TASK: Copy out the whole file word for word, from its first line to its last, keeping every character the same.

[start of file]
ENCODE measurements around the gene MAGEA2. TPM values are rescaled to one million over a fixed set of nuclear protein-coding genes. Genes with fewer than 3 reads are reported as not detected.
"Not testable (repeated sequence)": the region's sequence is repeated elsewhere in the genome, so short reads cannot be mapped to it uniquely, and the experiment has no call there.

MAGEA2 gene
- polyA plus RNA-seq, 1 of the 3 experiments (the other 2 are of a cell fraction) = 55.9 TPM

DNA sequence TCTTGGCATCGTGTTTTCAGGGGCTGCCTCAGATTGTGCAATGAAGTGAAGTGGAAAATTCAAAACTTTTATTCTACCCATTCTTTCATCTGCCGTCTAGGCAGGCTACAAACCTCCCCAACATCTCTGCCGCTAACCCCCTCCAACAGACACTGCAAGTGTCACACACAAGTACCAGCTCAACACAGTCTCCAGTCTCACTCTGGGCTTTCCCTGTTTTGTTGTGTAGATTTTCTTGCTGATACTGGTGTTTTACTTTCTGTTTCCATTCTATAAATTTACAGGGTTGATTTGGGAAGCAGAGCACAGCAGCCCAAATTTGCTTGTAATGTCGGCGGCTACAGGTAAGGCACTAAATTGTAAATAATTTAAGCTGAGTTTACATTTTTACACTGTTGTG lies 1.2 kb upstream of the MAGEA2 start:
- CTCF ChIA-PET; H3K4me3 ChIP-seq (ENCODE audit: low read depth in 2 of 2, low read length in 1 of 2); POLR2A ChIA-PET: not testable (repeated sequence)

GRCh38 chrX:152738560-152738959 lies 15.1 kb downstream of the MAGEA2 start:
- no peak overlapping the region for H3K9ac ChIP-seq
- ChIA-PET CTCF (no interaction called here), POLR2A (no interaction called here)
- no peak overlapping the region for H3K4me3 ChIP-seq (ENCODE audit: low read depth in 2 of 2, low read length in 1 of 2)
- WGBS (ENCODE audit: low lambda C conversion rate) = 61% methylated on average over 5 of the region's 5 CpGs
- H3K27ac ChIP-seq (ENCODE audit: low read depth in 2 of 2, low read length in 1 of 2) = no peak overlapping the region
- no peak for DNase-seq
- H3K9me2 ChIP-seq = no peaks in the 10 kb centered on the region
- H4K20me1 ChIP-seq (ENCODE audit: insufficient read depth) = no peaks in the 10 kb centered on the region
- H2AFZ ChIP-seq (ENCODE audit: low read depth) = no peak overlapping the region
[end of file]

ENCODE measurements around the gene MAGEA2. TPM values are rescaled to one million over a fixed set of nuclear protein-coding genes. Genes with fewer than 3 reads are reported as not detected.
"Not testable (repeated sequence)": the region's sequence is repeated elsewhere in the genome, so short reads cannot be mapped to it uniquely, and the experiment has no call there.

MAGEA2 gene
- polyA plus RNA-seq, 1 of the 3 experiments (the other 2 are of a cell fraction) = 55.9 TPM

DNA sequence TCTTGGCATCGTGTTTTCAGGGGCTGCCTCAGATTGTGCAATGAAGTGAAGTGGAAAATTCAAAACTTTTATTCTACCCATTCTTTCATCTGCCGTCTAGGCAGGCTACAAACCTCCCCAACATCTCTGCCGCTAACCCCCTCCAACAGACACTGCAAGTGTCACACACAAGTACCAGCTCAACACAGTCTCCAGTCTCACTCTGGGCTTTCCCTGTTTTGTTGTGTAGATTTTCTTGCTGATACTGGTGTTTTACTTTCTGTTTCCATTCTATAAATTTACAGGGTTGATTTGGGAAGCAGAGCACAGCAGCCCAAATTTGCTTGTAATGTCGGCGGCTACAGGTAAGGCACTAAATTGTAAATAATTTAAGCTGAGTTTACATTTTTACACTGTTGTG lies 1.2 kb upstream of the MAGEA2 start:
- CTCF ChIA-PET; H3K4me3 ChIP-seq (ENCODE audit: low read depth in 2 of 2, low read length in 1 of 2); POLR2A ChIA-PET: not testable (repeated sequence)

GRCh38 chrX:152738560-152738959 lies 15.1 kb downstream of the MAGEA2 start:
- no peak overlapping the region for H3K9ac ChIP-seq
- ChIA-PET CTCF (no interaction called here), POLR2A (no interaction called here)
- no peak overlapping the region for H3K4me3 ChIP-seq (ENCODE audit: low read depth in 2 of 2, low read length in 1 of 2)
- WGBS (ENCODE audit: low lambda C conversion rate) = 61% methylated on average over 5 of the region's 5 CpGs
- H3K27ac ChIP-seq (ENCODE audit: low read depth in 2 of 2, low read length in 1 of 2) = no peak overlapping the region
- no peak for DNase-seq
- H3K9me2 ChIP-seq = no peaks in the 10 kb centered on the region
- H4K20me1 ChIP-seq (ENCODE audit: insufficient read depth) = no peaks in the 10 kb centered on the region
- H2AFZ ChIP-seq (ENCODE audit: low read depth) = no peak overlapping the region